Kaz Kylheku

unread,
Nov 8, 2023, 10:29:30 PM11/8/23
to
On 2023-11-08, Bonita Montero <Bonita....@gmail.com> wrote:
> Am 08.11.2023 um 20:49 schrieb Kaz Kylheku:
>
>> No, the "monitor" idea you're proposing is different in this
>> way.
>
> That's not true. That spurious wakesups may happen with a mutex and
> a condition variable are constituted in that both are separate enti-
> ties.

That doesn't follow. Hoare's original monitor implementation had
separate condition variables, yet no spurious wakeups.

In fact, the condition wait did not require loops! Just:

if (!whatever_condition)
monitor.wait(whatever_cond_var);

The thread waiting on the condition was guaranteed to get into
the monitor with the condition still true!

The reason we accept spurious wakeups is that the guarantee is not
efficient on systems with multiple processors, not because
we don't know how to code up the guarantee.

Spurious wakesup are part of the "Mesa semantics" of monitors
and condition variables, in contrast to the "Hoare semantics".

> I've implemented a monitor without spurious wakeups.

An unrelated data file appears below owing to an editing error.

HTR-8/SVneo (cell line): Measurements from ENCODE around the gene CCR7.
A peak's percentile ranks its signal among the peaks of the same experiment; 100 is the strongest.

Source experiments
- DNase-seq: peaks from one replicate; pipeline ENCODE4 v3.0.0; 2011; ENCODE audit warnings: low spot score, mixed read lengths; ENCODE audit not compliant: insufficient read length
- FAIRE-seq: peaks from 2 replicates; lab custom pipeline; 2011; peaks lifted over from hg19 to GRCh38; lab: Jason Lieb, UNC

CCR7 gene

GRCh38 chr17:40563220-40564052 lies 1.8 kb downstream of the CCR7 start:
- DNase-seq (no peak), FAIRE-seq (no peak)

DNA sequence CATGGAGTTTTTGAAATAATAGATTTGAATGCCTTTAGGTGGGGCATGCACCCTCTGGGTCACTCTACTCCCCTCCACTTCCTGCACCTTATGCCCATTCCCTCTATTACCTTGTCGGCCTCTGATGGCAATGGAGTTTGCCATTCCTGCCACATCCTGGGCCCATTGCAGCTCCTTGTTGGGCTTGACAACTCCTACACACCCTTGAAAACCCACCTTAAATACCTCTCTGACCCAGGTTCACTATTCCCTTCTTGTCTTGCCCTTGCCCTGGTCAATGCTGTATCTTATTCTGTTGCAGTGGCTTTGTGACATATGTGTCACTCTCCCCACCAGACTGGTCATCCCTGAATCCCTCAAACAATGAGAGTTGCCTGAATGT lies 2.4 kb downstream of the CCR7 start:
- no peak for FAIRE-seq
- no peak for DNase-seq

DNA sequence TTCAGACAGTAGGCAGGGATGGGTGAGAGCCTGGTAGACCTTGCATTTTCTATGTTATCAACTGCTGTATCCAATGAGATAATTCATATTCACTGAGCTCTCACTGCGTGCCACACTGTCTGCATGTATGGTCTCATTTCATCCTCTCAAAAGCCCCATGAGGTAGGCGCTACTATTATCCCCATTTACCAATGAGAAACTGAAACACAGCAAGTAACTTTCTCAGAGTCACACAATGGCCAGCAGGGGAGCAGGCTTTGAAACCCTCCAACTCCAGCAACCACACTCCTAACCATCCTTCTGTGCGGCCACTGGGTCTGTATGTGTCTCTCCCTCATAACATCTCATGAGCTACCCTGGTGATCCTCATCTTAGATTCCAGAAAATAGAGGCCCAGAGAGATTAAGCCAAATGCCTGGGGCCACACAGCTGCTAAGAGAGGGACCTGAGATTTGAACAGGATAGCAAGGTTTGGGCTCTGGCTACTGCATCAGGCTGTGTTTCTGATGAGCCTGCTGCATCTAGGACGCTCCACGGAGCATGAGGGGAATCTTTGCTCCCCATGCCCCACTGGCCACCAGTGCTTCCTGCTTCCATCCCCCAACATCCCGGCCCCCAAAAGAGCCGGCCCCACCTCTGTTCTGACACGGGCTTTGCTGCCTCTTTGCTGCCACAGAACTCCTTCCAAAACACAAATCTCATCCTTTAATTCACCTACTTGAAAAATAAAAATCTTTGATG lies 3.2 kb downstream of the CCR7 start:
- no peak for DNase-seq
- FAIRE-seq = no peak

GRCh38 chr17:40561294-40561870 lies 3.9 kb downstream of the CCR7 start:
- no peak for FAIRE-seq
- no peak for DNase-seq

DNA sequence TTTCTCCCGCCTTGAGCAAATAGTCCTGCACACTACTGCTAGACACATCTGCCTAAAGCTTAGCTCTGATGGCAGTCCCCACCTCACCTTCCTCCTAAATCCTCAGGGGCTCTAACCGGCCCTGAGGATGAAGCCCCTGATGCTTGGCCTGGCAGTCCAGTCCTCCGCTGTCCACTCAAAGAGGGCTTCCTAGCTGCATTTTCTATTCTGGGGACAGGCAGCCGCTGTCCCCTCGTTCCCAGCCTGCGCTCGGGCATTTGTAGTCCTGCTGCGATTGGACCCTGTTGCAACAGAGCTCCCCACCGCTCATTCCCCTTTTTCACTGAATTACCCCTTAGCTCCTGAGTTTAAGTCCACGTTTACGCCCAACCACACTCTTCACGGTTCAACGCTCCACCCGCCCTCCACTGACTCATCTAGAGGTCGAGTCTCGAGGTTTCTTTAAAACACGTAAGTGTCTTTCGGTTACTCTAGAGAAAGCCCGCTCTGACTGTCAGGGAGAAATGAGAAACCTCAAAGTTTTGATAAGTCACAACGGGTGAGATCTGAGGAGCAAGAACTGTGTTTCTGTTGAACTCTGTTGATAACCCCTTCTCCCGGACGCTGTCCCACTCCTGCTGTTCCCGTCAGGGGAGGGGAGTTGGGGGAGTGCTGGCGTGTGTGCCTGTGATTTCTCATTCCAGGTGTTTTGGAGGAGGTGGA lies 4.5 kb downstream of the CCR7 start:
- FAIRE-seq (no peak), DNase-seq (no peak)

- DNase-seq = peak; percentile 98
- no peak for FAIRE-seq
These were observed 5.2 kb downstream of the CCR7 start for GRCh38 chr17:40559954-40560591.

It doesn't look like a monitor, if it doesn't have multiple condition
variables. Maybe your approach can support that.

Kaz Kylheku

unread,
Nov 8, 2023, 10:29:31 PM11/8/23
to
On 2023-11-08, Chris M. Thomasson <chris.m.t...@gmail.com> wrote:
> On 11/8/2023 11:56 AM, Bonita Montero wrote:
>> I've implemented a monitor without spurious wakeups.
>
> Yawn.

Funnier:

Amine Moulay Ramdane has written seven, likewise dead in the water.

Chris M. Thomasson

unread,
Nov 8, 2023, 10:29:38 PM11/8/23
to
On 11/8/2023 11:56 AM, Bonita Montero wrote:
> Am 08.11.2023 um 20:49 schrieb Kaz Kylheku:
>
>> No, the "monitor" idea you're proposing is different in this
>> way.
>
> That's not true. That spurious wakesups may happen with a mutex and
> a condition variable are constituted in that both are separate enti-
> ties. Spuriuos wakesups never happen with my implementation, but
> stolen wakeups are still possible.
>
>> Monitors as they are understood in computer science (first described by
>> C. A. R. Hoare) do not combine the monitor and condition variables into
>> one object; they are distinct entities: one monitor, zero to many
>> conditions.

mutex and condition variables happen to be intimately interconnected.
Look up wait morphing...

Chris M. Thomasson

unread,